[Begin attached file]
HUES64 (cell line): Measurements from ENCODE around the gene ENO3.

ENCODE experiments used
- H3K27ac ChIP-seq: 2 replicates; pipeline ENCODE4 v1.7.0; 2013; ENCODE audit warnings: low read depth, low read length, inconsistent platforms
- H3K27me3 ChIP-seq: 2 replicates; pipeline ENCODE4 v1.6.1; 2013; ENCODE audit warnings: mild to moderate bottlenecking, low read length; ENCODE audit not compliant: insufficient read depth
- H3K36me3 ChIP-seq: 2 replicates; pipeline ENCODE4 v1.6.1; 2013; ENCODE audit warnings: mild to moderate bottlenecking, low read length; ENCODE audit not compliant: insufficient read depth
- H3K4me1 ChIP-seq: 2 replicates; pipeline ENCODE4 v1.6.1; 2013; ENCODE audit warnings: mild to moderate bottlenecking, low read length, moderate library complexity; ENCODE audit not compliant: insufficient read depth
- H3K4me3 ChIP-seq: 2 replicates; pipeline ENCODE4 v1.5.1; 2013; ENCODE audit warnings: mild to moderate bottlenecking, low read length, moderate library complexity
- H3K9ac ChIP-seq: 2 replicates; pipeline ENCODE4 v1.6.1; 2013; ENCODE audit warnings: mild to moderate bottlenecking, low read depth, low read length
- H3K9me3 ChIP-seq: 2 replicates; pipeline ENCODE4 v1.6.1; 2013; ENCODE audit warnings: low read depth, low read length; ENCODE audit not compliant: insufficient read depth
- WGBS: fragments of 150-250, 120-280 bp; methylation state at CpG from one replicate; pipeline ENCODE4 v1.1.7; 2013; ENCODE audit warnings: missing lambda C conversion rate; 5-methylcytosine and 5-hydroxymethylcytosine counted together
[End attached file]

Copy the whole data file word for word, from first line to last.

HUES64 (cell line): Measurements from ENCODE around the gene ENO3.

ENCODE experiments used
- H3K27ac ChIP-seq: 2 replicates; pipeline ENCODE4 v1.7.0; 2013; ENCODE audit warnings: low read depth, low read length, inconsistent platforms
- H3K27me3 ChIP-seq: 2 replicates; pipeline ENCODE4 v1.6.1; 2013; ENCODE audit warnings: mild to moderate bottlenecking, low read length; ENCODE audit not compliant: insufficient read depth
- H3K36me3 ChIP-seq: 2 replicates; pipeline ENCODE4 v1.6.1; 2013; ENCODE audit warnings: mild to moderate bottlenecking, low read length; ENCODE audit not compliant: insufficient read depth
- H3K4me1 ChIP-seq: 2 replicates; pipeline ENCODE4 v1.6.1; 2013; ENCODE audit warnings: mild to moderate bottlenecking, low read length, moderate library complexity; ENCODE audit not compliant: insufficient read depth
- H3K4me3 ChIP-seq: 2 replicates; pipeline ENCODE4 v1.5.1; 2013; ENCODE audit warnings: mild to moderate bottlenecking, low read length, moderate library complexity
- H3K9ac ChIP-seq: 2 replicates; pipeline ENCODE4 v1.6.1; 2013; ENCODE audit warnings: mild to moderate bottlenecking, low read depth, low read length
- H3K9me3 ChIP-seq: 2 replicates; pipeline ENCODE4 v1.6.1; 2013; ENCODE audit warnings: low read depth, low read length; ENCODE audit not compliant: insufficient read depth
- WGBS: fragments of 150-250, 120-280 bp; methylation state at CpG from one replicate; pipeline ENCODE4 v1.1.7; 2013; ENCODE audit warnings: missing lambda C conversion rate; 5-methylcytosine and 5-hydroxymethylcytosine counted together